High Flow Nasal Cannula Oxygen Therapy in Long Hauler Covid-19 Patients

Sarinti Sarinti(1*), Fefi Eka Wahyuningsih(2)


(1) Universitas Muhammadiyah Semarang; Intesive Care Unit, Tugurejo Hospital of Central Java Province
(2) Intesive Care Unit, Tugurejo Hospital of Central Java Province; Department of Nursing, Alkautsar Nursing Academy
(*) Corresponding Author

Abstract


Long Hauler Covid-19 is a condition that describes a person who has recovered from Covid-19 and is declared with a negative PCR smear 2 times but still feels signs and symptoms for a longer period of time, even severe and critical symptoms. Most cases complicate Acute Respiratory Disorder Syndrome (ARDS), which can lead to death. Fulfilment of non-invasive high concentration oxygenation requirements as an intervention modality in this case. The purpose of this case study was to determine the effect of giving oxygen therapy through the High Flow Nasal Cannula (HFNC) on the respiratory function of Covid-19 long haulier patients. The method of nursing care was a case study on 2 respondents with a descriptive approach method. There were 2 cases of Long haulier Covid-19 patients with comorbid smokers, Diabetes Mellitus, experiencing moderate ARDS complications, desaturation, and tachypnea. Patients received oxygen therapy intervention through HFNC while being treated in the critical care room, and after being given HFNC oxygen therapy for 5 days there was a decrease in respiratory frequency, a change in breathing pattern from shortness of breath to shortness of breath, an increase in oxygen saturation, an increase in the ROX Index, an increase in PO2 and blood pH in normal limit. Nursing care that focuses on respiratory management in covid-19 long haulier patients improves patient outcomes in particular, namely decreased respiratory rate, changes in the respiratory pattern of shortness of breath, increased oxygen saturation, increased ROX index, increased PO2 and blood pH within normal limits.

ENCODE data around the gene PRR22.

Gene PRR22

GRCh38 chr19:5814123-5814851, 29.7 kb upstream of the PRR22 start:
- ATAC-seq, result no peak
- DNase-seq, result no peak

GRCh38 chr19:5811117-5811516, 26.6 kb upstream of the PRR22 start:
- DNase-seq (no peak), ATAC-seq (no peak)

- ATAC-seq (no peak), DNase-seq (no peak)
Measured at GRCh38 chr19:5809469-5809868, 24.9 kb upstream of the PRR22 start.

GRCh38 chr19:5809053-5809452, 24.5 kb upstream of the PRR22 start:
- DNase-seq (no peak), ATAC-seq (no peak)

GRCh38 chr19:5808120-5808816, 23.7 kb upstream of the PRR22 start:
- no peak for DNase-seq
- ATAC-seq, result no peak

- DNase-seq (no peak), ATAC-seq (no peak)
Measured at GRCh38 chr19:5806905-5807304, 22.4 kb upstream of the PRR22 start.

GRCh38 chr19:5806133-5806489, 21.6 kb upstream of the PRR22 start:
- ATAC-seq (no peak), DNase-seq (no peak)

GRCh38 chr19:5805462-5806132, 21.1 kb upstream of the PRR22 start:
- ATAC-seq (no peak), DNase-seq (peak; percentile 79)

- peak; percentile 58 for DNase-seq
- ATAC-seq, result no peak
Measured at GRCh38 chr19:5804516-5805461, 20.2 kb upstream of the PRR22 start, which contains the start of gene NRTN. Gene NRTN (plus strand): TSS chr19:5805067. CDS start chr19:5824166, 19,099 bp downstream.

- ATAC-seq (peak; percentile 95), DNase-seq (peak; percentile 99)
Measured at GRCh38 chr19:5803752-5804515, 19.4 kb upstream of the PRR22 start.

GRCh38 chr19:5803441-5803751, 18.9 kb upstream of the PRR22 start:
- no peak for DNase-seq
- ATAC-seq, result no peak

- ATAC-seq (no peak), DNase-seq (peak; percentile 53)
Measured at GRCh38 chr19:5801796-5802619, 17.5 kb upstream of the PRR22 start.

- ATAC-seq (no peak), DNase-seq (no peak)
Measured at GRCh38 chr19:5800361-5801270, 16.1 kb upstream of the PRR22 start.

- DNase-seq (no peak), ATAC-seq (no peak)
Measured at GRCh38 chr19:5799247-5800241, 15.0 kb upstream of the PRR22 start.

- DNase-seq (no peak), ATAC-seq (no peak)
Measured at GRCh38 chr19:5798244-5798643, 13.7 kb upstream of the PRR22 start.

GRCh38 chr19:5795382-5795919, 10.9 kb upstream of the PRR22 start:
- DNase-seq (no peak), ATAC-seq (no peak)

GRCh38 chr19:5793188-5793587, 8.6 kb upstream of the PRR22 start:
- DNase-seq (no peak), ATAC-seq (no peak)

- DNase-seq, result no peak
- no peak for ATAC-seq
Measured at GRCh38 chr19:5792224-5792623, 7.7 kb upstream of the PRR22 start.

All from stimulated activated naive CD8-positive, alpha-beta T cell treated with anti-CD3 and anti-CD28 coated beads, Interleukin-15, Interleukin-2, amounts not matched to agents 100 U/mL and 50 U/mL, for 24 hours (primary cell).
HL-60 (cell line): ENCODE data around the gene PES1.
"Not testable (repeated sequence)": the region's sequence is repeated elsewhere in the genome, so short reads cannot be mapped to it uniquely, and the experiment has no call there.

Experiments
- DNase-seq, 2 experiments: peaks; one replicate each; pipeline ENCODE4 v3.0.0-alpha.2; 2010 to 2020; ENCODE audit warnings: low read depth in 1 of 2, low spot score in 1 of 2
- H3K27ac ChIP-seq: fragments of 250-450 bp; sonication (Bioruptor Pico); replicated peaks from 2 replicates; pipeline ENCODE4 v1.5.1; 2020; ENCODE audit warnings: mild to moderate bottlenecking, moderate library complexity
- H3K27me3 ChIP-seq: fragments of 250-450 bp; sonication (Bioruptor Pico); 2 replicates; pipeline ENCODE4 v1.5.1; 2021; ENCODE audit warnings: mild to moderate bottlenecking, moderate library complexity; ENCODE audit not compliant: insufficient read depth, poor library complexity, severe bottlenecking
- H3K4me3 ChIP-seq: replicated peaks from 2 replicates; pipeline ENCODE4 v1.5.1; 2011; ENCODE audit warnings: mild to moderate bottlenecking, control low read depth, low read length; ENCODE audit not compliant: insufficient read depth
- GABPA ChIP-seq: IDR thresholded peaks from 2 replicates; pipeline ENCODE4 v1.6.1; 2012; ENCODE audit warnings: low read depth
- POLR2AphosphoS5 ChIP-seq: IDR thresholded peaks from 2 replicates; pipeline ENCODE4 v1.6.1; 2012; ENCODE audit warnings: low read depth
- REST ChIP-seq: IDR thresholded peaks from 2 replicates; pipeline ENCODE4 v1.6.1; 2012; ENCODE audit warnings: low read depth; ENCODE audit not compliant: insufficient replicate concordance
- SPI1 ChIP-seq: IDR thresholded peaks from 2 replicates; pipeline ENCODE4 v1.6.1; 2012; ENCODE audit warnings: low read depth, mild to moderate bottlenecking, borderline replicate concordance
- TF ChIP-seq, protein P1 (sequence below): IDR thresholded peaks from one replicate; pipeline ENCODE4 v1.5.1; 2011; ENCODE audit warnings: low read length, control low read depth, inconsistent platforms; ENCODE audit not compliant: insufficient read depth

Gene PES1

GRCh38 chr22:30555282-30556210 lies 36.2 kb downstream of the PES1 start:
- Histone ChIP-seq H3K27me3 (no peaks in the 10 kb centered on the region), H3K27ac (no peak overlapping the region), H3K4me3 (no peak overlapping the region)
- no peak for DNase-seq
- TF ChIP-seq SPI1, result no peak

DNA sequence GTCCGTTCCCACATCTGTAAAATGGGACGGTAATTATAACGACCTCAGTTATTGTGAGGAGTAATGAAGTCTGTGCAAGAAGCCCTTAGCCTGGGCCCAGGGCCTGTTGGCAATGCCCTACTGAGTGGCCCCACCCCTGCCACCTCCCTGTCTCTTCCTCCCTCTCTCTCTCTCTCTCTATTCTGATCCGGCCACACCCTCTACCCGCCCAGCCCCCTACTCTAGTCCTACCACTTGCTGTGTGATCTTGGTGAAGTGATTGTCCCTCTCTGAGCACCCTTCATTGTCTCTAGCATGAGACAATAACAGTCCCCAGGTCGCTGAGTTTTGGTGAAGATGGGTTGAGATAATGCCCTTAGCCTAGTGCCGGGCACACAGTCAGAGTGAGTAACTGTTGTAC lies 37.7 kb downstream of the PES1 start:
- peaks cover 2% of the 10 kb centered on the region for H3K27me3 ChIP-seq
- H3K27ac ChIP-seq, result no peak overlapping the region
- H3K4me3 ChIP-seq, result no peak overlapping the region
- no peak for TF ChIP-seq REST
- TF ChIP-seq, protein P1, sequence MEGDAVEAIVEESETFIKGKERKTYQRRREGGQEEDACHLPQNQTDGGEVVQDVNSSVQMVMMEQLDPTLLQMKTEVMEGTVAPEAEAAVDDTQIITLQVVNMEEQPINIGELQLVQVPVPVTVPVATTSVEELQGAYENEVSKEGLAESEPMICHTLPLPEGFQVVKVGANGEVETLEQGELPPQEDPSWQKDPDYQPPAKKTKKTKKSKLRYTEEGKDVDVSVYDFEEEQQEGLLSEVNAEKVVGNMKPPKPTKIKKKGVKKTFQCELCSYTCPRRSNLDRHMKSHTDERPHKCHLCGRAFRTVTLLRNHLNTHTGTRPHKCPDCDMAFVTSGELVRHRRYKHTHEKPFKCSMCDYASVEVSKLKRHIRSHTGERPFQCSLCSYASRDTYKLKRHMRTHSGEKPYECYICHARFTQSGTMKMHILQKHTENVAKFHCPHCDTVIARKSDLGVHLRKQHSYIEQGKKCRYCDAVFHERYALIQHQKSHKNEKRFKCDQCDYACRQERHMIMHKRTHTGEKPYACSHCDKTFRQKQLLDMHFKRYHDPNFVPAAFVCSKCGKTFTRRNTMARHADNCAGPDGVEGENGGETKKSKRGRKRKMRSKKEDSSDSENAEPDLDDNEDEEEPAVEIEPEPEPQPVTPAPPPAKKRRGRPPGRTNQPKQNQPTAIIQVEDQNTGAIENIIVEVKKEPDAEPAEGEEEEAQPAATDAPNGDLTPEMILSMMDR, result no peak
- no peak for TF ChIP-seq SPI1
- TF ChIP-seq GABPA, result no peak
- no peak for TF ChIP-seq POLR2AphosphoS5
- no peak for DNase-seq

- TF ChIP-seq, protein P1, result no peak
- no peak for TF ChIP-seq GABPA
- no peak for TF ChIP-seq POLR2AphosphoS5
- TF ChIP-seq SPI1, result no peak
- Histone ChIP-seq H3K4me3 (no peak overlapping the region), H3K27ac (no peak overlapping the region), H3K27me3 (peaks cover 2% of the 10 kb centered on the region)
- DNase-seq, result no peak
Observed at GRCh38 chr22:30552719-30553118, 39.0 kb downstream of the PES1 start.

Keywords


Long Hauler Covid-19; ARDS; High Flow Nasal Canule; Critical Care

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DOI: https://doi.org/10.26714/seanr.3.1.2021.36-42

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